U.S. Sen. John Kerry, just off the airplane from a meeting with Muslim leaders in Dubai, told the students at on Monday that there is more in all religions worldwide that unites rather than divides people of faith.
Kerry, a Democrat, said there are lots of pitfalls to debating faith issues during a presidential year, in a direct reference to the conservative Christian agenda that has dominated the last few Republican presidential primaries.
“The more I learn, the more I know that all religions live by universal values,” Kerry told students who packed the A.J. Gordon Memorial Chapel at the Christian college.
But that does not play well on television or in debates, he said.
Kerry, who lived for several years as a child in Hamilton and Ipswich, was invited to deliver the inaugural address at the college's Richard F. Gross Distinguished Lecture Series.
“I've always wanted to deliver an inaugural address,” the former Democratic nominee for President joked.
Speaking to the students of a college that declares it is a community where “faith in Christ matters,” the four-term senator said he believes that his career and his legislative agenda has been shaped by his Catholic upbringing.
He said the world faces problems of Biblical proportion. Among the most important issue is bringing the world's populations out of poverty. One of out every 16 verses in the Bible, he said, deals with caring for the poor. Yet too many Christians forget that helping the poor was such an important focus of Jesus' message, he said.
He said Christians should be very concerned about environmental abuses. Speaking on a warm afternoon one day before the end of winter, he said there is no question that the Earth is suffering from global warming.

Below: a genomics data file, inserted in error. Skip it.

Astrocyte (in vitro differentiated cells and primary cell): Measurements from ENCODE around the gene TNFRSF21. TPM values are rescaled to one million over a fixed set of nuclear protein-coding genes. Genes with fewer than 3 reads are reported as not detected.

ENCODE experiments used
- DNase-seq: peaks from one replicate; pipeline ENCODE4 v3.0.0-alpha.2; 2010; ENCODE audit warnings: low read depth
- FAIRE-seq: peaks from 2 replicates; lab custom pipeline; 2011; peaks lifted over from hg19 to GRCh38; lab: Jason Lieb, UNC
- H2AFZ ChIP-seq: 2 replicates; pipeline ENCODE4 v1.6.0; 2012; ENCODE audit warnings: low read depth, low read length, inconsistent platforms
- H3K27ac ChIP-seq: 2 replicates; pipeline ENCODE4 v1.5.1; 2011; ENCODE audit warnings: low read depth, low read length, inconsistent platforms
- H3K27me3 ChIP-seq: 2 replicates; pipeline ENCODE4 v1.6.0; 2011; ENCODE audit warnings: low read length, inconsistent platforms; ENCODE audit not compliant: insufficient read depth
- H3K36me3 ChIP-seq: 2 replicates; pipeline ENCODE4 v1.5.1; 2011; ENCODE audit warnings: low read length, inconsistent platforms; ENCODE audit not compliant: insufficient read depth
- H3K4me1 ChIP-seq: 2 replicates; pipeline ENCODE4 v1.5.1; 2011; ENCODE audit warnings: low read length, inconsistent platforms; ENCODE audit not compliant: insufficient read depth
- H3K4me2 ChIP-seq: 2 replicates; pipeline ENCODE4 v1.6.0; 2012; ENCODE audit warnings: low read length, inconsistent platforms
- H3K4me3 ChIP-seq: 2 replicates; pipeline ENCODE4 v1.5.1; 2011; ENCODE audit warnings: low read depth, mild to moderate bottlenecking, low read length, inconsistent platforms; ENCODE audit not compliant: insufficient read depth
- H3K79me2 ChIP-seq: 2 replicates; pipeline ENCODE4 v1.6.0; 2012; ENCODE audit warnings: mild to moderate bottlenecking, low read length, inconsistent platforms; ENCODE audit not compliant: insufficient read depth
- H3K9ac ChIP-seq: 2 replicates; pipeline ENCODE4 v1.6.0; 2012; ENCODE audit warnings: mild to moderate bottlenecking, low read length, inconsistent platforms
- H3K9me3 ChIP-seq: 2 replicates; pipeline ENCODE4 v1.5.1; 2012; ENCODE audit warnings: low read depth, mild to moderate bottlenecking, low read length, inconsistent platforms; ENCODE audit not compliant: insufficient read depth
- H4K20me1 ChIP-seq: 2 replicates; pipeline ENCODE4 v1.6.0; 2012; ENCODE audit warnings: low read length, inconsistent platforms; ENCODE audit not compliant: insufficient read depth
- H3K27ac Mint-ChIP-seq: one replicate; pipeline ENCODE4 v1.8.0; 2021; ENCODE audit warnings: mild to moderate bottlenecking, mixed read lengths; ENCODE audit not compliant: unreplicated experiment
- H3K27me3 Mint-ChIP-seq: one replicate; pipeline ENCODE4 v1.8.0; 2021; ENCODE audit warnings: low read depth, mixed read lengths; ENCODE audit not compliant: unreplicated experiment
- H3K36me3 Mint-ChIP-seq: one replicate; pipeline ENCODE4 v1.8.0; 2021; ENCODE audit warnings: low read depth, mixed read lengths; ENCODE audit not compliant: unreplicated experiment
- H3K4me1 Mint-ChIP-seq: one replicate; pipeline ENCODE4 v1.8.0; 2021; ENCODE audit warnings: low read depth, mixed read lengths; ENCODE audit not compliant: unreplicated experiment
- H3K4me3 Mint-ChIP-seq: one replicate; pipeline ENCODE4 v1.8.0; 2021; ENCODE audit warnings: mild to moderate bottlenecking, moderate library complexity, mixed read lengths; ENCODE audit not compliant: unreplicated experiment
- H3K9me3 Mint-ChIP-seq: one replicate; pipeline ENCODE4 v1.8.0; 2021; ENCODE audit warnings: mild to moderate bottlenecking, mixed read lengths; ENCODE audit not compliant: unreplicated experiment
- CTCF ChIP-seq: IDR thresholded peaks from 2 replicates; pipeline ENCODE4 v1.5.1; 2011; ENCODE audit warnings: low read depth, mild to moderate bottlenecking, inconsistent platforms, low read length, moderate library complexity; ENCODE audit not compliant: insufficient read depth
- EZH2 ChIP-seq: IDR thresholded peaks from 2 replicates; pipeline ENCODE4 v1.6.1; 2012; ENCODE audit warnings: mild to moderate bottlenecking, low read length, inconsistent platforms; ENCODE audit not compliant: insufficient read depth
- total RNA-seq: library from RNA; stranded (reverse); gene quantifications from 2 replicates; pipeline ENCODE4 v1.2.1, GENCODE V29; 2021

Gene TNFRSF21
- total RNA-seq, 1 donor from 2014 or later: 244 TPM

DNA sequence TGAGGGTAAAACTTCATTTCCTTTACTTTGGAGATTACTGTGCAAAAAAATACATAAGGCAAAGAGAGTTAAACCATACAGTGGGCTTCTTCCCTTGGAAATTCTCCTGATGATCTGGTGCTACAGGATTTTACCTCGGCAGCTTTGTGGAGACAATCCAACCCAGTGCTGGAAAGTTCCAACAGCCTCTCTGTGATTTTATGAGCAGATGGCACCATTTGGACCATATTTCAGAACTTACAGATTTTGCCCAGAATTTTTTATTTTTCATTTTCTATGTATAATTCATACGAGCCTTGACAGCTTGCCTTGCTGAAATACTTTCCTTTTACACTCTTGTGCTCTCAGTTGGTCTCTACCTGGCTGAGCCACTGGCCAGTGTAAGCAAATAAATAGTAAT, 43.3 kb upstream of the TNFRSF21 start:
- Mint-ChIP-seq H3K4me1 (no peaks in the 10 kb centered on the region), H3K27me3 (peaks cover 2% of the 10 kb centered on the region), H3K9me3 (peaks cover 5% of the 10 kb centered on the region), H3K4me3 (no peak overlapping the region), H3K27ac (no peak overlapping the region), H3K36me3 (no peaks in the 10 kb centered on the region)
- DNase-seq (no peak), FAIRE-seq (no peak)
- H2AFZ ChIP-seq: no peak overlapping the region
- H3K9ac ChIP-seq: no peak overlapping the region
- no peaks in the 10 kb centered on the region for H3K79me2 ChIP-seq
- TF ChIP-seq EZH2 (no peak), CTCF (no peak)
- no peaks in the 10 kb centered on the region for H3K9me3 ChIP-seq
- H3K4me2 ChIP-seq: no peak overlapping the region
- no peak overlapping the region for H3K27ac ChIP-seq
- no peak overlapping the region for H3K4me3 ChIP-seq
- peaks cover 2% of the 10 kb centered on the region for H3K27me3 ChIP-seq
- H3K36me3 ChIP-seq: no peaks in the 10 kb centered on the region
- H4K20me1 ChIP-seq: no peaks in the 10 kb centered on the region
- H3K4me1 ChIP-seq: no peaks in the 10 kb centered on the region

He also said Christians should support universal health care.
“Jesus did not help just the sick who could afford to pay for it,” he said.
'Faith Not Worth Killing For'
Kerry, the decorated Navy veteran who opposed the Vietnam War, quoted St. Augustine in saying that war should never be waged except as a last resort and then with restraint.
“Faith may be worth dying for, but it is not worth killing for,” he said.
He reminded the students that the principal tenet of Christianity is to love their neighbor.
“We are more than the sum of our differences. We have an obligation to treat one another with respect,” he said.
The chairman of the Senate Foreign Relations Committee said he is hopeful that social media and globalization is forcing tyrannical leaders in many countries to be more accountable. He said he is pleased with the Arab Awakening.
“The days of the despots are numbered,” he said.
He answered several questions sent via Twitter from the audience. Some dealt with foreign issues. Another asked which team he thought would win the NCAA basketball tournament. He predicted that the University of Kentucky would win.
He got his only spontaneous applause from the students when asked about his stance on abortion. He said he believes that life begins at conception, but does not think that anyone has the right to tell a woman she cannot have an abortion.
He said it is clear from medical records that the number of abortions rises when the government tries to suppress them or withdraws financial support for abortion and education about abortions.
When asked for his advice to the students, he urged them to “ask a lot of questions, listen and trust your gut.”